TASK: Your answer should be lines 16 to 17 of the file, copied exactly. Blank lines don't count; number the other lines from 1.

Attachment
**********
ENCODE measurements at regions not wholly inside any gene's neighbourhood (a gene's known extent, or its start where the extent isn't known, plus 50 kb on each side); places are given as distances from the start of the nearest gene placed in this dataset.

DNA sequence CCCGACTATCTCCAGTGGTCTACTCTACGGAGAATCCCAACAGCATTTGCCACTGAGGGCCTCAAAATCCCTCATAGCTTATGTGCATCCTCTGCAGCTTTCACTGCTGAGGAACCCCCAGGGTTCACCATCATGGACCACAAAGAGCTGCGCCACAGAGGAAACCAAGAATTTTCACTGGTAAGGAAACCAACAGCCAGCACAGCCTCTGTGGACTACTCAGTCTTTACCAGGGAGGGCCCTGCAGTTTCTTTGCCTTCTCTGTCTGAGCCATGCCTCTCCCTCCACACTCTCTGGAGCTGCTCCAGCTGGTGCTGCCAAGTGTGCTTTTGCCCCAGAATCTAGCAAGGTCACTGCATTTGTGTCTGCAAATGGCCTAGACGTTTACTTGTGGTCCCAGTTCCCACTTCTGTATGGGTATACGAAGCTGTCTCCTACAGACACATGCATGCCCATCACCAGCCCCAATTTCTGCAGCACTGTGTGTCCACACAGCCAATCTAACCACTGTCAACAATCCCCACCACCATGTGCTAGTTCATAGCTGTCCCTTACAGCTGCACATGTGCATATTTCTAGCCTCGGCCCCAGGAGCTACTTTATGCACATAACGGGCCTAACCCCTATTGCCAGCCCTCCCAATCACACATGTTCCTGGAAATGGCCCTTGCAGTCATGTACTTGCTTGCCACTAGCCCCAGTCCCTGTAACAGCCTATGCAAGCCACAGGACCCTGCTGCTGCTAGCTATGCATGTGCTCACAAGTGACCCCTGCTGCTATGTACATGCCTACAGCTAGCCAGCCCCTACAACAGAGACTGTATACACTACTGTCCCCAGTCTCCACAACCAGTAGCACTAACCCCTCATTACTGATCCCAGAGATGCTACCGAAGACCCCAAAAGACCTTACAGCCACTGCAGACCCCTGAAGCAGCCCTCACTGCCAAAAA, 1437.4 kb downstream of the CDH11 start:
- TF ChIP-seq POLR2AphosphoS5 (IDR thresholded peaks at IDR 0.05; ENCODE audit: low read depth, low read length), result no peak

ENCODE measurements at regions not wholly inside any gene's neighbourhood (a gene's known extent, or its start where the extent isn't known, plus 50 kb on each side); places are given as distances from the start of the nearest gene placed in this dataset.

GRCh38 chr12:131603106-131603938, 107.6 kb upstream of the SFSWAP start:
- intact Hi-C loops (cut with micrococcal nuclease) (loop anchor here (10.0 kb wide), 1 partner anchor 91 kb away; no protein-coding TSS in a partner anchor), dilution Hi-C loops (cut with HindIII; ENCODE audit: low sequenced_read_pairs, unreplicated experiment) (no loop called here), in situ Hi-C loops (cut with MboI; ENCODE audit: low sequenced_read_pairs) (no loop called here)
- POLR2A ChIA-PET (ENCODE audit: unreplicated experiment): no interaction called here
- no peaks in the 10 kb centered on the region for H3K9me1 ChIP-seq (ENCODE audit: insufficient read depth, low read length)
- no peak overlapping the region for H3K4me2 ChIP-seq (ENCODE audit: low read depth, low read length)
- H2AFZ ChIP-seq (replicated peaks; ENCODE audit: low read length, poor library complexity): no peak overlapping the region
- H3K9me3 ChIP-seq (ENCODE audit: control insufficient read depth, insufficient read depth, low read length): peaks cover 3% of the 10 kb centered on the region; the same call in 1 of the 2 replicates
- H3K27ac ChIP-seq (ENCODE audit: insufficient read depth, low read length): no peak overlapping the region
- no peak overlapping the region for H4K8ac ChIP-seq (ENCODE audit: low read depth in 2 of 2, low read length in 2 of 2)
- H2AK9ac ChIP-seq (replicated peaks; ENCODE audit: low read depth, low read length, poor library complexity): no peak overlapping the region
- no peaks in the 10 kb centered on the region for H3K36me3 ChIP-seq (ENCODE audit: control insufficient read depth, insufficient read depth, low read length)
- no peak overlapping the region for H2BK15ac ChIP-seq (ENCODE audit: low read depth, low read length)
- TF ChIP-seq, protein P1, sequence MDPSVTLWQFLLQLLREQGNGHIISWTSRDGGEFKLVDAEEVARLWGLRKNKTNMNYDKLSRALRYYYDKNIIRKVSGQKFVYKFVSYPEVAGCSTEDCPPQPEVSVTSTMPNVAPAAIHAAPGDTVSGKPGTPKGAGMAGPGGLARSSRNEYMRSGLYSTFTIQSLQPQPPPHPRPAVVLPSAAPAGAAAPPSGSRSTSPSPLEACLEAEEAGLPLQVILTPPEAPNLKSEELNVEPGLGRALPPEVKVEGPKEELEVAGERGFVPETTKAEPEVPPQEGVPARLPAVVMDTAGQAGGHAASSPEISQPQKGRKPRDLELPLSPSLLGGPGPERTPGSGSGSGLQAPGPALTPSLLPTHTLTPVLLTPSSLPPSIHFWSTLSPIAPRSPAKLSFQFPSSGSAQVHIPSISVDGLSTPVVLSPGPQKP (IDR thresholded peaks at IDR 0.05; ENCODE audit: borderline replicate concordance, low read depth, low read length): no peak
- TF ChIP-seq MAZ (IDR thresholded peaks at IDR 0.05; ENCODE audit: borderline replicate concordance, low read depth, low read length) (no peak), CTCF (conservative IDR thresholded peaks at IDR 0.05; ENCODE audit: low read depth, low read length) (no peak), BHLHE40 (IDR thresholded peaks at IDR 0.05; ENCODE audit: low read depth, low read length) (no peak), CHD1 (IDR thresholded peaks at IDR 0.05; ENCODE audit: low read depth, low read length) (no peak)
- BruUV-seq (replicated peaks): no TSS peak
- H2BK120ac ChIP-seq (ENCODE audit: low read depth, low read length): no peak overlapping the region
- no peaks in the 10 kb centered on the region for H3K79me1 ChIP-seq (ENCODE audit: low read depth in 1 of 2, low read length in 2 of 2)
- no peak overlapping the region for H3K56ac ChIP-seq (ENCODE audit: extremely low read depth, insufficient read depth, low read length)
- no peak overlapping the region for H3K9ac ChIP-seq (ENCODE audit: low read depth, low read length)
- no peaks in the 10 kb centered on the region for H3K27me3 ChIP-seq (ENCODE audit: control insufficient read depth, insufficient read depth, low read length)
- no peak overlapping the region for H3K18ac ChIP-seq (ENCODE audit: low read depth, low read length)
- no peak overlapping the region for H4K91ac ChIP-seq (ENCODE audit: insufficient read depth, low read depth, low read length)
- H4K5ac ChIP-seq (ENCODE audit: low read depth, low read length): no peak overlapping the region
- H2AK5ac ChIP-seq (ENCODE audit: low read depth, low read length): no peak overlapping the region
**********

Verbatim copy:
- no peak overlapping the region for H2BK15ac ChIP-seq (ENCODE audit: low read depth, low read length)
- TF ChIP-seq, protein P1, sequence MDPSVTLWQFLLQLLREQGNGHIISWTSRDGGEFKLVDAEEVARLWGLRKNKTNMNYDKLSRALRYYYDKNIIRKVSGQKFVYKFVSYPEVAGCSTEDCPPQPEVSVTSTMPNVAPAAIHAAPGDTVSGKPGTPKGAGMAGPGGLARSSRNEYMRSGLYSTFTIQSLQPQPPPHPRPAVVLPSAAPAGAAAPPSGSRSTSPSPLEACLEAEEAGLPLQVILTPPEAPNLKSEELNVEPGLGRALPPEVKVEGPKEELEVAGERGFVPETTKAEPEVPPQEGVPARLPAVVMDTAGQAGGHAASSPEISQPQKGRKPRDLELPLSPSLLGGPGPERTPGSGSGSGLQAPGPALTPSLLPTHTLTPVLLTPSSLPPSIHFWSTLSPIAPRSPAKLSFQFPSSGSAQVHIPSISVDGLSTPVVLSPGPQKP (IDR thresholded peaks at IDR 0.05; ENCODE audit: borderline replicate concordance, low read depth, low read length): no peak